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June 25, 2013 by travelinggrits

In England, the tea tradition has stood the test of time. Placards advertise scones and crumpets on street corners, and during a week-long vacay there I made it a habit to take a three-o-clock tea pit stop.

I expected a similar practice here: calm cups of tea with rice cakes on porcelain saucers in the afternoon. During my orientation program, I even took a one-time crash course on the art of the tea ceremony, hoping to impress esteemed company.


However, at my homestay the tea set stays in a glass case like a family’s finest wedding china, never used. Sure, tea houses do exist, but they are usually pricey, polished establishments normally visited as a special treat. A nice container of dried tea leaves can cost upwards of 30,000 won.

Korea’s tastes have shifted to a new caffeine supply: coffee.

Some say the infatuation with coffee started after the Korean drama “Coffee Prince.” Others say it comes out of need for a meeting place, particularly for young adults who still live at home. There seems to be a coffee shop on almost every corner, and a variety of thriving brands to boot:


Caffe Bene

Hollys Coffee

Ediya Coffee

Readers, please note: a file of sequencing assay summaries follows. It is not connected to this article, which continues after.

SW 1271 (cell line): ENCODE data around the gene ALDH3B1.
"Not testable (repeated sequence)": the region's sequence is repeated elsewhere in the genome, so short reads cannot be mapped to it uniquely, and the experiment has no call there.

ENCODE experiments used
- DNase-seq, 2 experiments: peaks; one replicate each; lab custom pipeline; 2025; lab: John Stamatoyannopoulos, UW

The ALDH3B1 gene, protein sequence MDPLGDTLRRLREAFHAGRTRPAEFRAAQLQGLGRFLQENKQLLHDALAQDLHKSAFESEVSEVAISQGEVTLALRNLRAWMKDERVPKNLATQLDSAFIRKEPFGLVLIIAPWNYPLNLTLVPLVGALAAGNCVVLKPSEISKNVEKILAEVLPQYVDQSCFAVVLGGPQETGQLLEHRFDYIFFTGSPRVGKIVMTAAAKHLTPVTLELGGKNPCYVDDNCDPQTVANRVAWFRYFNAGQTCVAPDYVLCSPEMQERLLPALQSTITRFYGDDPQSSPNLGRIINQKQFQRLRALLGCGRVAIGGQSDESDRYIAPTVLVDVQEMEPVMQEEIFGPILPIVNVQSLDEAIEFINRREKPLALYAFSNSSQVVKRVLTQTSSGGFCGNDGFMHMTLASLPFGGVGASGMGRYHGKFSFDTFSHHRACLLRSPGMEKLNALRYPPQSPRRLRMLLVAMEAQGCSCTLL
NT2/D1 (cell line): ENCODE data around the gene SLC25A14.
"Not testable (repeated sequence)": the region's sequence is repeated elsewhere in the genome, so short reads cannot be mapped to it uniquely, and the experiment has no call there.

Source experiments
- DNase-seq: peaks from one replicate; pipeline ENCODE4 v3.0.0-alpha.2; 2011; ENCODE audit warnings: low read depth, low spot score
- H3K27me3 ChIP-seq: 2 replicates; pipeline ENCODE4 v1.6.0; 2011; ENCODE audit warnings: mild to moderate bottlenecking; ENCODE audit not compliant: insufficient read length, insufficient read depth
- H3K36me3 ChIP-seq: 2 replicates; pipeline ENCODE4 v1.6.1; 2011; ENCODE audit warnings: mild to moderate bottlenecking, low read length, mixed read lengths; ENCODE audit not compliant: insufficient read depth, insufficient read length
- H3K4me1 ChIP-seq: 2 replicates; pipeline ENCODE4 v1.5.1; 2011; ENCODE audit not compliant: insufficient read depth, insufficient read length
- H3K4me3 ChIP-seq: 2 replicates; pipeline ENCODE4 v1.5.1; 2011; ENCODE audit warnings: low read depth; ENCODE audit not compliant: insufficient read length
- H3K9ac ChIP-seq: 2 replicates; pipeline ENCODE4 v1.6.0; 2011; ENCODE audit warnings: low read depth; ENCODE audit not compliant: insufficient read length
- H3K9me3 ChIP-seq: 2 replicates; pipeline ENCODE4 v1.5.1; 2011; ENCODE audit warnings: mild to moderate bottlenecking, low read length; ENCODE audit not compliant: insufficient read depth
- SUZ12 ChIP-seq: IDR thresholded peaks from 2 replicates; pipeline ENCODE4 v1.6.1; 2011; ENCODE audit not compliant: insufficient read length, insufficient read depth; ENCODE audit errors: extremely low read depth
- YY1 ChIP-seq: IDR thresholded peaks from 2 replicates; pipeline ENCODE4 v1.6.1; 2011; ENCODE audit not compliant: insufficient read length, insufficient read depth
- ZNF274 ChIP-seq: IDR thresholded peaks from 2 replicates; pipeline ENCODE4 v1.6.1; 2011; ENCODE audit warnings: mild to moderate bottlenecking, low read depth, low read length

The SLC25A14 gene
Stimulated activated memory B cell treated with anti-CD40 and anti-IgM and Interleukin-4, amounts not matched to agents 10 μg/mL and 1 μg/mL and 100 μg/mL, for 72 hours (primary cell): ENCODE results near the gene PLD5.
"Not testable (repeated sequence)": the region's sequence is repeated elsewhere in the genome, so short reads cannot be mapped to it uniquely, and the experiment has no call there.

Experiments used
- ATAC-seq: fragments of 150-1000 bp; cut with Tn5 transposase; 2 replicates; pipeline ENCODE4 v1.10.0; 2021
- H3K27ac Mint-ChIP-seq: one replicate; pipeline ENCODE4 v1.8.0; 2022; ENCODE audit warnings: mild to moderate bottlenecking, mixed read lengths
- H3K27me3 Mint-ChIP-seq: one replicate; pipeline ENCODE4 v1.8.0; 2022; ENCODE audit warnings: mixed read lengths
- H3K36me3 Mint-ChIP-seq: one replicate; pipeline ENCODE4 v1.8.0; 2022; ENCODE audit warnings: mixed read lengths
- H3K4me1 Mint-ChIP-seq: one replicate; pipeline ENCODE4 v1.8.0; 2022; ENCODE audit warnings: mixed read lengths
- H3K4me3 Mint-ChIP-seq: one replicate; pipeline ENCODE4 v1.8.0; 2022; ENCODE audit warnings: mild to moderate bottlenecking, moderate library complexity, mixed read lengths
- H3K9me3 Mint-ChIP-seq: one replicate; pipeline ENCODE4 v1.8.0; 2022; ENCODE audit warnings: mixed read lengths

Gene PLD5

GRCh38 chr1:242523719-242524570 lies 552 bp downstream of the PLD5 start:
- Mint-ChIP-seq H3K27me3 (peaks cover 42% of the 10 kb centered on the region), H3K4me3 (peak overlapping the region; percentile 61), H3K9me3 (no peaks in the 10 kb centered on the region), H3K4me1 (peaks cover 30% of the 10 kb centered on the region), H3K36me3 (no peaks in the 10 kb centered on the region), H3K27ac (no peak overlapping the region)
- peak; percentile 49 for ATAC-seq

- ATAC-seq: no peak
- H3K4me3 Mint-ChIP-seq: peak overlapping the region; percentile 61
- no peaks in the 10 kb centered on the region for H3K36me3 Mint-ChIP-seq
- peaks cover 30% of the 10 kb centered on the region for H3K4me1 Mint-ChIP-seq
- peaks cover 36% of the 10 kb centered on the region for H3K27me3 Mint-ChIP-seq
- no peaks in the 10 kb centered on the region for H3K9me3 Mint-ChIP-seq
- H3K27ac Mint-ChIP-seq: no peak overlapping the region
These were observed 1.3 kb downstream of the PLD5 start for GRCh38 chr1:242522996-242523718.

Tom N Toms

A Twosome Place

Coffine Gurunaru

The Coffee Bean and Tea Leaf

Caffe Pascucci

And these are just the main ones. There’s plenty of smaller chains and mom-and-pop establishments, all battling to serve up a fresh Americano. It also seems that each of these offers its own specialty snack items to accompany hot or cold beverages, whether it be a soft pretzel or a waffle topped with ice cream.

At home or the office, Koreans rarely brew their own coffee; they prefer a prepackaged single serving mix, using saturated with sugar and cream crystals. Almost anytime you meet someone new, they are quick to thrust a cup of this fine blood sugar booster into your hands. I’ve managed to politely refuse or fake-sip my way through the year.

I like the coffee shop atmosphere, but I generally balk at the prices. Nevertheless, there is one thing that is drawing me to coffee shops these days… Patbingsu.

A delicious, refreshing concoction little-known outside Korea, patbingsu is essentially a pile of delicately shaved ice doused with condensed milk and covered with a mound of ice cream and assorted toppings, anything from cereal flakes to mixed fruit to pieces of rice cake. Coffee shops offer variations from cookies and cream to berry to coffee to green tea, but the original flavor is sweet red bean.

Charging upwards of eight dollars for dessert might sound ridiculous, but not when you see the punch bowl of a dish that is brought out to you; count on two or three sharing. But if you’re like me, you won’t be putting your spoon down until you’ve scraped the bottom.

And thanks to the Korean coffee shop craze, that’s the fix I’m craving.



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